Steve Oldham at Island Discount Tackle says due to the water temps dropping into the lower 80s, fishing in the canals is improving. Stories of redfish, black drum and mangrove snapper are being told daily, with most catches occurring on live shrimp. Typically, during this time of year, vast amounts of catfish invade the canals, so expect to catch a few. Oldham suggests carrying a dehooking device to aid in releasing these slimy bottom-feeders. Plus, it can prevent being stabbed by the catfish’s poisonous dorsal and pectoral fins.
Around the local piers, Oldham is hearing of good numbers of migratory species — mackerel, jack crevalle, ladyfish and blue runners — being caught. “A Clark spoon trailed behind a popping cork is a great choice to add to your arsenal,” says Oldham. “Gotcha plugs and white jigs are a must, too, for serious mackerel fishers.”
Also around the piers, Oldham is seeing bait fishers reeling up good numbers of flounder. A No. 2 long shank hook baited with a live shiner or shrimp will get you hooked up. Add a split shot about 18 inches above your bait and drag the bottom around the pilings. When you feel a slight resistance, set the hook. The flounder bite is subtle, so it may take a few nibbles to get the hang of it.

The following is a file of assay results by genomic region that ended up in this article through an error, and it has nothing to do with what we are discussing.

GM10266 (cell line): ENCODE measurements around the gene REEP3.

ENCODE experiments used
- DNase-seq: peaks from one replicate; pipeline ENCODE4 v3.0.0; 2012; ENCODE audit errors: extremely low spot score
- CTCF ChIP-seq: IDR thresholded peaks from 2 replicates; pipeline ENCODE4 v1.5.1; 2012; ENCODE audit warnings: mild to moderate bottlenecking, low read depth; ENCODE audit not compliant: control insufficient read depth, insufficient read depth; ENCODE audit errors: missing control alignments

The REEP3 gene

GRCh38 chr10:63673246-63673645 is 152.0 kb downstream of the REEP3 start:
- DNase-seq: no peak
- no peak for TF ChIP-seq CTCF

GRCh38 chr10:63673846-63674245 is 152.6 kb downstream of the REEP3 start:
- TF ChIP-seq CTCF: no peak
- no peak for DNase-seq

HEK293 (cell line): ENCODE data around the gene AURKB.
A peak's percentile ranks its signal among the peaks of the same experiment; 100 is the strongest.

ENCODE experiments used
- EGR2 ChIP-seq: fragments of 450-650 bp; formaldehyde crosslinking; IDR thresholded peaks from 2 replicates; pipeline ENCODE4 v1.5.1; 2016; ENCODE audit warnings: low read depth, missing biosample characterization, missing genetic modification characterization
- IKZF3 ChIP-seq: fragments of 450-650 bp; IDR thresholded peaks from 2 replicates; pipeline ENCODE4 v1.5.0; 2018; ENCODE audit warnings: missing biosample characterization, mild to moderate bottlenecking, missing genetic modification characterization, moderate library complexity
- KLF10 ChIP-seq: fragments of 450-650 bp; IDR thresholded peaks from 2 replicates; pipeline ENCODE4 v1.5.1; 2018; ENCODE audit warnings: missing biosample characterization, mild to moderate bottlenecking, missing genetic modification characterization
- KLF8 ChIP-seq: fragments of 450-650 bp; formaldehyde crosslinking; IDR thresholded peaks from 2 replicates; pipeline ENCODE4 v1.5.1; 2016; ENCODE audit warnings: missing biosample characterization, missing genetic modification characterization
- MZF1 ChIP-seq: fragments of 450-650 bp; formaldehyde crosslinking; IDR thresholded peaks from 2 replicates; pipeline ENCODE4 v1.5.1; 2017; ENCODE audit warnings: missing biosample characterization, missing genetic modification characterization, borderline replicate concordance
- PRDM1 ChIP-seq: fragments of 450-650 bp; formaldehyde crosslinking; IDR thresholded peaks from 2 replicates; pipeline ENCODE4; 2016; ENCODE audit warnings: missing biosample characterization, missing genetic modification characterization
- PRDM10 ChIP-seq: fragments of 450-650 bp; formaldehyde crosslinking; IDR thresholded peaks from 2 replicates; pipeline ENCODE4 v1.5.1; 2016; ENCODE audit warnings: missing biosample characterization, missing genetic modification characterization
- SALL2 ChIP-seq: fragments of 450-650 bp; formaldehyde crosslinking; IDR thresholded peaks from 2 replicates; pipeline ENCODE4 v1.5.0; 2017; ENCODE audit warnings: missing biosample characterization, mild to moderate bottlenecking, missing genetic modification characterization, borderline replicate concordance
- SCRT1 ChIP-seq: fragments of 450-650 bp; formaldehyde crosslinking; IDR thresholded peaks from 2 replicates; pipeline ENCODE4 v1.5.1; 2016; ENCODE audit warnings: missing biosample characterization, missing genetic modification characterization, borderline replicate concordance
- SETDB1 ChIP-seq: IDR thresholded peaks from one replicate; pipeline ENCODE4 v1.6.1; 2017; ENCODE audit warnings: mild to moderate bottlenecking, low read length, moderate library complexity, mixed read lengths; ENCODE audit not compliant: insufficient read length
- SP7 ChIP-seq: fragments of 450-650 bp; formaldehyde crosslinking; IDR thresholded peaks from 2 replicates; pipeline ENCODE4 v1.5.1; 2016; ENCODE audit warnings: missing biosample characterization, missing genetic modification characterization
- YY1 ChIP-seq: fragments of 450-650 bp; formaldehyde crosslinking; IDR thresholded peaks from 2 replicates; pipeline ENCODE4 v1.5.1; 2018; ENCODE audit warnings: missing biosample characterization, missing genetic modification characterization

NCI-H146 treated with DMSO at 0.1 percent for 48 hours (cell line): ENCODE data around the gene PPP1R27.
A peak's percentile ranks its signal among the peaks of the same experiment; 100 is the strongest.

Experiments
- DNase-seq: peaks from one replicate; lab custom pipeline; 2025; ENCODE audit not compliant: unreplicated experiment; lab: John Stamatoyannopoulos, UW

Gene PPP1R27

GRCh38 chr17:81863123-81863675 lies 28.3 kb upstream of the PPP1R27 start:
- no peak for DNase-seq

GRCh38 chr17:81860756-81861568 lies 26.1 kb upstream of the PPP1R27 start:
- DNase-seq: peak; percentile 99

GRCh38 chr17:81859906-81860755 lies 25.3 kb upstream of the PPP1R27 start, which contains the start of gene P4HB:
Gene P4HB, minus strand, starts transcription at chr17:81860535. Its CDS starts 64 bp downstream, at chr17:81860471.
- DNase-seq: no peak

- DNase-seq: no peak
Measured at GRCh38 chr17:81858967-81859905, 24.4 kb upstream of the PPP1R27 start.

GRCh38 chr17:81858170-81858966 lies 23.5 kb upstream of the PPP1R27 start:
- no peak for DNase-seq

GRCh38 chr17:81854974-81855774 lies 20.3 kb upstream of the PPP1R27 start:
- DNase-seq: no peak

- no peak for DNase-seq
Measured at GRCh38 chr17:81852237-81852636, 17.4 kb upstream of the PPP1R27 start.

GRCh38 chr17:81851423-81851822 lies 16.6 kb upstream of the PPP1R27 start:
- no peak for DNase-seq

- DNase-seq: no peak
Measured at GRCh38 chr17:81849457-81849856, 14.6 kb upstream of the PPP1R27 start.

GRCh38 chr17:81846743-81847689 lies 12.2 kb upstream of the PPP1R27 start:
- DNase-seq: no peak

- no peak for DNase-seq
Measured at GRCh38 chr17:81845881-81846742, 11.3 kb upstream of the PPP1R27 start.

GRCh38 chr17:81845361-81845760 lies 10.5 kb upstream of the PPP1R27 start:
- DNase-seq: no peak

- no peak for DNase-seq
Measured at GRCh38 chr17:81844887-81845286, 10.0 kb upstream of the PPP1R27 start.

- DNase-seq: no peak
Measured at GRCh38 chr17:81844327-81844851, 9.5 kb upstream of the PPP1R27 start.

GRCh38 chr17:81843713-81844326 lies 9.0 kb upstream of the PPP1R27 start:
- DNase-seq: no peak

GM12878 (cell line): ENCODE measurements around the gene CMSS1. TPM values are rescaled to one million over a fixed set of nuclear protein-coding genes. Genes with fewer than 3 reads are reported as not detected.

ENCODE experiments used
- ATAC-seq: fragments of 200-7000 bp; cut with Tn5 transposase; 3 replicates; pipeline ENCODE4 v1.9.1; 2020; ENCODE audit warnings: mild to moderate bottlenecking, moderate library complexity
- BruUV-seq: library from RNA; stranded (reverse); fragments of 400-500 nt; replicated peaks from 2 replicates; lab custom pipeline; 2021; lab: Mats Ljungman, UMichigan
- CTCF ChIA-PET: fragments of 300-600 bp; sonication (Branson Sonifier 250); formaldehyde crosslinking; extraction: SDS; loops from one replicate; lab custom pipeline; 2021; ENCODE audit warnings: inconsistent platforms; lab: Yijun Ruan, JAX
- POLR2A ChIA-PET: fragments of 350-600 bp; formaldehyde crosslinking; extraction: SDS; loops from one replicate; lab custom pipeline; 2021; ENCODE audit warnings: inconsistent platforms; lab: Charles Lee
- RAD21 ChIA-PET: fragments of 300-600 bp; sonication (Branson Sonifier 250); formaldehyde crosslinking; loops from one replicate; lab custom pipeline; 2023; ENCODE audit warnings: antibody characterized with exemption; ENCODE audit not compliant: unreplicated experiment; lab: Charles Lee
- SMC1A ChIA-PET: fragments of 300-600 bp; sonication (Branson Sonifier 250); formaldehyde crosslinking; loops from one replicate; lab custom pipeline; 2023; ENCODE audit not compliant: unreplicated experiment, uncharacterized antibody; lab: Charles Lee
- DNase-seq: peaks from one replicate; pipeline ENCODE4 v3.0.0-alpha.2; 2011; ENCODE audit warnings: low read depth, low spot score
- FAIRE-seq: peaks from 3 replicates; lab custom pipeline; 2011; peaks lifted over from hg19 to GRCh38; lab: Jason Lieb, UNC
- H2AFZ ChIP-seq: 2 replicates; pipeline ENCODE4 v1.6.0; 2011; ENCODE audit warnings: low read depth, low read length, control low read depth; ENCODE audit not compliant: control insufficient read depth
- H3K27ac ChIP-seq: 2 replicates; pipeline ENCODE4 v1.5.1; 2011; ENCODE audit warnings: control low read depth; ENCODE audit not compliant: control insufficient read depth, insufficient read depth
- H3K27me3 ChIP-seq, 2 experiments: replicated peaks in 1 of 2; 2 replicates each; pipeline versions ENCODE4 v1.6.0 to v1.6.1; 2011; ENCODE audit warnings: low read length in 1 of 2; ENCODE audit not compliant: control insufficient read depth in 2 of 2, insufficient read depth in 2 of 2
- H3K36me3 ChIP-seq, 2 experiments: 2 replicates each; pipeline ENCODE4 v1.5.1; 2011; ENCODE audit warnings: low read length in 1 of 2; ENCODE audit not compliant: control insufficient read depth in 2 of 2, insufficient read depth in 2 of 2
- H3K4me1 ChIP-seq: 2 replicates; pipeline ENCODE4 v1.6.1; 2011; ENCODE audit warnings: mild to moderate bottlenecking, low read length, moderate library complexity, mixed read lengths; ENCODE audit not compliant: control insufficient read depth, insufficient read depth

Finally, Oldham is hearing from the charter captains of good action on the grass flats. Spotted seatrout, redfish and catch-and-release snook are being boated daily by their clients. Most of the trout are in the 15- to18-inch range, while the reds being caught are running up to 25 inches.
Capt. Mark Johnston of Just Reel charters is fishing north Sarasota Bay and around the Cortez “kitchen” for mangrove snapper.
Johnston is using live shiners and shrimp to catch these tasty little fish. Snapper up to 15 inches are the norm this past week, which is a great size for a bay catch.
Along with snapper, Johnston is catching numerous juvenile gag and red grouper, as well as decent numbers of keeper-size sheepshead. For the sheepies, Johnston is using whole live shrimp or fresh-cut pieces.
Capt. Rick Gross of Fishy Business charters is working the backcountry in search of redfish. Gross is using live shiners for bait and also for chum. Once he locates a congregation of fish, he anchors and chums to get the target in a feeding mood. His clients then cast free-lined shiners into the strike zone to hook up. Most reds being caught this week were in the 20- to 24-inch range.